In summary, the preponderance of the probative evidence is against finding that sleep apnea is related to active service or is proximately due to or aggravated by any service-connected disability.  The doctrine of reasonable doubt is not for application and the claim is denied.  See 38 C.F.R. § 3.102. 
REASONS FOR REMAND
The issues of entitlement to an increased rating for posttraumatic stress disorder evaluated as 50 percent disabling; entitlement to an increased rating for residuals of a traumatic brain injury, evaluated as 40 percent disabling prior to January 1, 2017; and whether the rating for residuals of a traumatic brain injury was properly merged with posttraumatic stress disorder to include whether that merger’s de facto reduction from a 40 percent rating to a noncompensable rate was appropriate are remanded.  In this regard, the claimant in November 2016 filed a timely notice of disagreement to an October 2016 rating decision that denied these claims.  To date a statement of the case addressing these issues has not been issued.  Accordingly, further development is required.  Manlincon v. West, 12 Vet. App. 238 (1999).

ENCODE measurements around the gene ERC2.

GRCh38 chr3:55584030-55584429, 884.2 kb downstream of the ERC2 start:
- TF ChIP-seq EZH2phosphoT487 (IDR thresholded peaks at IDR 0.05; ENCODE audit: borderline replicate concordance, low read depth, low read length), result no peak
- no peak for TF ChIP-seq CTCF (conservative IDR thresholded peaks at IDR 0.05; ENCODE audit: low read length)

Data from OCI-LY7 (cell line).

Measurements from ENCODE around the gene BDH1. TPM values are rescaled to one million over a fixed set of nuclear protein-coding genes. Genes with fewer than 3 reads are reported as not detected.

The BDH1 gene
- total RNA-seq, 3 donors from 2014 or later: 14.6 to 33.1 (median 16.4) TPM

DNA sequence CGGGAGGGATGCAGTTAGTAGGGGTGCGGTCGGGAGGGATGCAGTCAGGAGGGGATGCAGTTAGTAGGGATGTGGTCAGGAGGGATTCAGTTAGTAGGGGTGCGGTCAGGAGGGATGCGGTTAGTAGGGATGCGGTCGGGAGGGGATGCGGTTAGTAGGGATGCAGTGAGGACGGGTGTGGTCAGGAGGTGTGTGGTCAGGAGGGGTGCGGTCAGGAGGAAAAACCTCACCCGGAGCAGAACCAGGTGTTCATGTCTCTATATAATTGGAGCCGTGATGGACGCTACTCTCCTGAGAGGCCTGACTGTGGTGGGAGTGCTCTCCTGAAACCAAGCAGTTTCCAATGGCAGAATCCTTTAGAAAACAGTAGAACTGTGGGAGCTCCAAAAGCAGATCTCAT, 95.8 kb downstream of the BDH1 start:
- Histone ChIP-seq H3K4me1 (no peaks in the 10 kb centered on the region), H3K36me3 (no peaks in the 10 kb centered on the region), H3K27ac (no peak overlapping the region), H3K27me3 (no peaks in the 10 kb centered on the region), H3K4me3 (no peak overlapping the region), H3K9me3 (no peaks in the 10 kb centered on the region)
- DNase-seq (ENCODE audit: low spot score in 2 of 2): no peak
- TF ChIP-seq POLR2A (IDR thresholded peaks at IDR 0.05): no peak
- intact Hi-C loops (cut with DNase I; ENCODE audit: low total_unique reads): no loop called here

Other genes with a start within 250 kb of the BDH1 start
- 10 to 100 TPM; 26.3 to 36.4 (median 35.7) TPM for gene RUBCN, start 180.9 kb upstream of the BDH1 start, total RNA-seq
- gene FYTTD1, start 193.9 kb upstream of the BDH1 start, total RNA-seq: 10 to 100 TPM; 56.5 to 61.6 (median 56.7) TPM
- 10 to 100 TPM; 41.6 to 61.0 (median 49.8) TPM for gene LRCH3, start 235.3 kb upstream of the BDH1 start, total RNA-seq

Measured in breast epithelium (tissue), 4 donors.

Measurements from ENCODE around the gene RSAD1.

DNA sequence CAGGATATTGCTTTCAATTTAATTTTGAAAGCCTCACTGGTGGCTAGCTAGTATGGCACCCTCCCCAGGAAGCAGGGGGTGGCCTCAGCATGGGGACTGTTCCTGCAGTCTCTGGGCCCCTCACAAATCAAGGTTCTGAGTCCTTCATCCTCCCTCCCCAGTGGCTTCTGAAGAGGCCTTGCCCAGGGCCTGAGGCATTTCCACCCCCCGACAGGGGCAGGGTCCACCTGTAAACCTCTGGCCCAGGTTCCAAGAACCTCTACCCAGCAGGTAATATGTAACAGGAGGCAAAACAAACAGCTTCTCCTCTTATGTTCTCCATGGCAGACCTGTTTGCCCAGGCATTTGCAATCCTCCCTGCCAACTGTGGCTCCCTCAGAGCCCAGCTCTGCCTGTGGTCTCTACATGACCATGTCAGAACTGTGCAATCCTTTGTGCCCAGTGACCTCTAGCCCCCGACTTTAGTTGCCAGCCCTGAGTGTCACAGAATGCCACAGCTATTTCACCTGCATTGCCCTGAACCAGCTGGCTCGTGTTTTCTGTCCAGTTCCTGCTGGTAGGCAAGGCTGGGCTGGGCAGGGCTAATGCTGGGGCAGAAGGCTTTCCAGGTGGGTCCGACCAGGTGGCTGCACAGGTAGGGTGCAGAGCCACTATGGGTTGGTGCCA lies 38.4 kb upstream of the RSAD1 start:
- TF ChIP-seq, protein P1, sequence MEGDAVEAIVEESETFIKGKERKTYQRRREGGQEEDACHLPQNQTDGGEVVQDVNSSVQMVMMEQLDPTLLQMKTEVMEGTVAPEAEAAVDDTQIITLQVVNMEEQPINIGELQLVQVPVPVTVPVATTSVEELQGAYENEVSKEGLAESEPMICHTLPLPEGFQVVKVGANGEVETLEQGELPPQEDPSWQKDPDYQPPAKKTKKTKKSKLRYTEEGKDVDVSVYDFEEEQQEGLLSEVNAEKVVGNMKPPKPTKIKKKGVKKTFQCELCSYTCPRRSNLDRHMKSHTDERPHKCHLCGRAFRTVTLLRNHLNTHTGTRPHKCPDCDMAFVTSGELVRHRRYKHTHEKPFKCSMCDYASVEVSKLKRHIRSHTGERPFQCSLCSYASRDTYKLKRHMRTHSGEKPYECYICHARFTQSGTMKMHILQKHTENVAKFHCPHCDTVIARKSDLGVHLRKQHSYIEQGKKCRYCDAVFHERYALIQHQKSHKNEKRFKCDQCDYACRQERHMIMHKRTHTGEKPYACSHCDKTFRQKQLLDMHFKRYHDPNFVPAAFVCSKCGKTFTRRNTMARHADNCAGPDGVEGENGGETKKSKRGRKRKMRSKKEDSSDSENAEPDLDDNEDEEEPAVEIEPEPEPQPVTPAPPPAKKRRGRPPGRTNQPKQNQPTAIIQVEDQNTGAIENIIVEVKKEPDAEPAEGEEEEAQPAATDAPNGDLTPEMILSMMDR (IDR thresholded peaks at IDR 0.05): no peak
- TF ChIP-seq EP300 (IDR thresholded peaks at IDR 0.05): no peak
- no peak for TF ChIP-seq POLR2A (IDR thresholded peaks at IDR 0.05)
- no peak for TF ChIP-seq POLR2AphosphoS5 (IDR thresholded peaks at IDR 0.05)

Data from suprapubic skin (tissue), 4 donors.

The Board takes this opportunity to advise the Veteran that it cannot exercise jurisdiction over the remanded claims without a timely perfected appeal.